useR!, the main conference of the R user/developer community organized by the R Foundation, is organized by a different team of (mostly voluntary) organizers each year. Although organizers from one conference will pass information from one year to the next, this usually comes in the form of a massive information dump, e.g. giving access to cloud storage, and the next organizers have to wade through many local/event-specific details to find information relevant for the current year. Long-term history is lost, so each set of organizers often re-evaluates similar tools and processes. Organizations that work with organizers across years, e.g. the R Foundation Conference Committee (RFCC) that selects hosts, or Forwards, the R Foundation taskforce for women and underrepresented groups, often end up re-explaining processes and it can be difficult to ensure improvements made one year are carried over. There has been some effort to gather information centrally, but it is patchy and not in an easily digestible/navigatable form. Details of Documentation Project
This project will gather existing pieces of documentation and use that as the basis for a useR! knowledgebase in the form of a web book. A good example from the wider R community is the satRdays knowledgebase. The DISCOVER cookbook is another nice example that focuses on diversity and inclusion in scientific computing conferences.
Some of the existing documentation includes:
- The set of HOWTOs written by Forwards, on aspects that support diversity and inclusion in general:
- Practical implementation of the code of conduct
- Organizing community-focused events as part of the conference (newbie session, sessions for community groups)
- Outreach initiatives (diversity scholarships, conference buddies)
- The event best practices written by Forwards, on creating a conference that is accessible. Some work on extending this to the virtual conference setting was done in this blog post by the useR! 2021 diversity team.
- The useR! organization GitLab, created by the RFCC and useR! 2021 organizers. This includes information about:
- Captioning, background on why it is recommended, what has been used at previous useR!s and some information on providers.
- Logo files and a corporate identity manual.
- Summary of review process for contributed presentations and overview of tools used/evaluated by previous useR!s.
- Summary of review process for tutorials and some helper code for managing.
- Email templates (e.g. invite emails).
- Past sponsorship brochures.
Some of this information would be included in the web book, replacing markdown files in git repositories. In other cases, it will still make sense to store files in a git repository, but the web book would describe and link to the relevant files to make them easier to find and use. How to measure success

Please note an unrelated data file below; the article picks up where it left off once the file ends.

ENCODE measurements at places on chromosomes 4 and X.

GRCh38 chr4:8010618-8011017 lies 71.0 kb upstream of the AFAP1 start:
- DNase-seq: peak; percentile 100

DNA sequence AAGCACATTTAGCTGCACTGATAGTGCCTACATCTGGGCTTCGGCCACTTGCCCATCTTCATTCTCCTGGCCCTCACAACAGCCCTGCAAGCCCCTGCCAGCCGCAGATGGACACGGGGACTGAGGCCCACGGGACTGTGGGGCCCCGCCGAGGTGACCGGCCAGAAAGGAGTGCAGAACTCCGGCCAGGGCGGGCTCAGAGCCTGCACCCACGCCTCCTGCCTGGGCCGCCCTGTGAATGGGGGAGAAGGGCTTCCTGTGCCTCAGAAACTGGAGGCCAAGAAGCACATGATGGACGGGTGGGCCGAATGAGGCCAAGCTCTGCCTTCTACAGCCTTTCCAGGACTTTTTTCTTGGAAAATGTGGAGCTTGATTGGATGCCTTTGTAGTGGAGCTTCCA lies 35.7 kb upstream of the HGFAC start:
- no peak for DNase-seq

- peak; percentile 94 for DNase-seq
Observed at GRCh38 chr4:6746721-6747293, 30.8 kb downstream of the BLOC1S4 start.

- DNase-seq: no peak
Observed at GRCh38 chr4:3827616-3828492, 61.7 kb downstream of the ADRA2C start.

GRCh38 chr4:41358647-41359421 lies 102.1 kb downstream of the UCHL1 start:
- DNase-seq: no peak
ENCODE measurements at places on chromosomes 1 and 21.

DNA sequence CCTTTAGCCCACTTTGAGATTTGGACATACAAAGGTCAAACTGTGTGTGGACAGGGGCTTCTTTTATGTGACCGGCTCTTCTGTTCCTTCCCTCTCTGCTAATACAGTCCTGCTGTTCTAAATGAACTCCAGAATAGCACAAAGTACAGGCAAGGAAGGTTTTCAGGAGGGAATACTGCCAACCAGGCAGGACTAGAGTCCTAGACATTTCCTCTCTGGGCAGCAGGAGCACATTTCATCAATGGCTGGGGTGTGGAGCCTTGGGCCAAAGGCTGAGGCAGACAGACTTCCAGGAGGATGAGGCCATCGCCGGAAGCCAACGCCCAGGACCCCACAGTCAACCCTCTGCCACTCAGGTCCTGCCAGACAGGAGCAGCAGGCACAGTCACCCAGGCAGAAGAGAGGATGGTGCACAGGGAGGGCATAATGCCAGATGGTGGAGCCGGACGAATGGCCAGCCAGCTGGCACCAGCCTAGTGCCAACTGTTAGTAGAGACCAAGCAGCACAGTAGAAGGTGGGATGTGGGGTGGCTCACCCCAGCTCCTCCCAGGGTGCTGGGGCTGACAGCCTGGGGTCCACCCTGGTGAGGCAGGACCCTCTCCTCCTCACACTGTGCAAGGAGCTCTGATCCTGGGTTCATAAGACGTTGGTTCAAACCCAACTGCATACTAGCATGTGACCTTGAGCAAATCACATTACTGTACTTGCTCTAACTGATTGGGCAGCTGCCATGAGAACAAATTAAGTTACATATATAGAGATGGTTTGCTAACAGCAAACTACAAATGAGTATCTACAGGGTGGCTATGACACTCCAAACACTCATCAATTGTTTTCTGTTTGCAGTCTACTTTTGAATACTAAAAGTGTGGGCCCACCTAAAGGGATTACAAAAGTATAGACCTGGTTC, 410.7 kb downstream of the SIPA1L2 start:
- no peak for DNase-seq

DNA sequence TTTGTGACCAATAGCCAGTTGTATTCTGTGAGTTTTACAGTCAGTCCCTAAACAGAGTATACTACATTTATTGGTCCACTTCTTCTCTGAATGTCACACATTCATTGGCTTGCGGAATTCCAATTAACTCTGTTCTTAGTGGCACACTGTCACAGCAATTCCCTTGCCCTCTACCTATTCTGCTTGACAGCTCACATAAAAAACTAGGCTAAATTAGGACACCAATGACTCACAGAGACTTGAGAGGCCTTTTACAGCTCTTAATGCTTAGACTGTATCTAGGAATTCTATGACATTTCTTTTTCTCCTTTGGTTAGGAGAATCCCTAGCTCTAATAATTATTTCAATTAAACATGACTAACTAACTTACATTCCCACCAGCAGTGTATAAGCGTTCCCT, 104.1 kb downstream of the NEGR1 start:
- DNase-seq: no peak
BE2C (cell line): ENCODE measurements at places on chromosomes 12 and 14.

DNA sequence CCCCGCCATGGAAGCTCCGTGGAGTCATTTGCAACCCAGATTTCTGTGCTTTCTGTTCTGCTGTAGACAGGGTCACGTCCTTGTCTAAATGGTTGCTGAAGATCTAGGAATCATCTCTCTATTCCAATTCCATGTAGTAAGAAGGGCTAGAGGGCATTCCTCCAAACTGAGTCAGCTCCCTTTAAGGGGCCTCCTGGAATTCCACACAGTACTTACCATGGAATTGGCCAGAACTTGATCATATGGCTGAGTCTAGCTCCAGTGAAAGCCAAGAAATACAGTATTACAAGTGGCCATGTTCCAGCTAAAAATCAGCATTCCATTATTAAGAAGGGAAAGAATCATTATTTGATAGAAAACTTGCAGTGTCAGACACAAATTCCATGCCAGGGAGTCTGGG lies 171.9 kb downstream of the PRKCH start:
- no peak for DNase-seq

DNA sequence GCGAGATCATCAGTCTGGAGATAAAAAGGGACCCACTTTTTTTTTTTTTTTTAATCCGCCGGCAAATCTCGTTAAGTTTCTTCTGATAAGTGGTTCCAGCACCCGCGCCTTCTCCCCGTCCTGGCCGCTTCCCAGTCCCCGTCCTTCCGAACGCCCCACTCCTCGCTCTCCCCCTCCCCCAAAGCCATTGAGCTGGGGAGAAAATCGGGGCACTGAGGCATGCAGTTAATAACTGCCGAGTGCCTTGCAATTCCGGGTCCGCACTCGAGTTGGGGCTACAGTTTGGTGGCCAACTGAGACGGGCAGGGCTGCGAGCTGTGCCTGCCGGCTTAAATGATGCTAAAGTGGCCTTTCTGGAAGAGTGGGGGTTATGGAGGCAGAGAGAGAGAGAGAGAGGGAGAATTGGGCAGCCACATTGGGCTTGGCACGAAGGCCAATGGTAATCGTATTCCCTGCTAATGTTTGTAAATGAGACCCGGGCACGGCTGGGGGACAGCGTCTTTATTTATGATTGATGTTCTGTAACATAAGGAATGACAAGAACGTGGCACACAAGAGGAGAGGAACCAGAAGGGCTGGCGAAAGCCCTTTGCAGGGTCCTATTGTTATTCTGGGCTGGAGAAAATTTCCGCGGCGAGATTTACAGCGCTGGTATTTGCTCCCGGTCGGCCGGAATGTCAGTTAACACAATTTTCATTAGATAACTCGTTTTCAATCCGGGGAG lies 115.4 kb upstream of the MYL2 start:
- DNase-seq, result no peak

The project will be successful if the knowledgebase becomes the authoritative source of documentation on organizing useR! and if R community members contribute to the knowledgebase, helping to improve the documentation and keep it up-to-date.
Therefore, we will consider the project a success if
- At least two-thirds of the conference-related documentation files currently maintained in the useRorganization GitLab repository and the Forwards conferences and event_best_practices GitHub repositories are deprecated by incorporating and updating that information in the knowledgebase.
- At least one member of Forwards and at least one useR! organizer (from any year) directly contributes to the text of the knowledgebase.
Current/prospective useR! organizers will be able to find more information out for themselves, reducing the burden on knowledgeable individuals such as members of the RFCC or Forwards, or leaders of the useR! organization team. This is especially important as useR! plans to move to a more distributed conference model, with a main conference and regional satellite conferences, each with their own organizing team. Duration
The scope of this project can be adjusted according to the availability and background of the technical writer(s). As stated, the project could be completed in ~5 hours/week over the 6 month period.
If a writer has more availability, or there are two interested writers, the project could be extended to ~10 hours/week over 6 months to include substantial development/extending of the existing documentation to fill some of the gaps. This would require at least one writer with knowledge/experience of organizing technical/scientific conferences. Required skills needed to work on this project?
The documentation should be easy for R community members to contribute to. This suggests a markdown-based format, such as Hugo or bookdown.
- Heather Turner (@hturner), a member of both RFCC and Forwards, can assist with navigating the existing documentation and creating a workplan for the knowledgebase.
- Yanina Bellini Saibene (@yabellini), a global co-ordinator of useR! 2021, can advise on the topics of tutorials, branding and community partners (the latter is a new topic to be documented).
- John Nash (@nashjc), author of several books on numerical computing and past editor on publications including American Statistician, SSC Liaison (Statistical Society of Canada), can help with copy-editing.
- Posted on:
- November 20, 2021
- 4 minute read, 808 words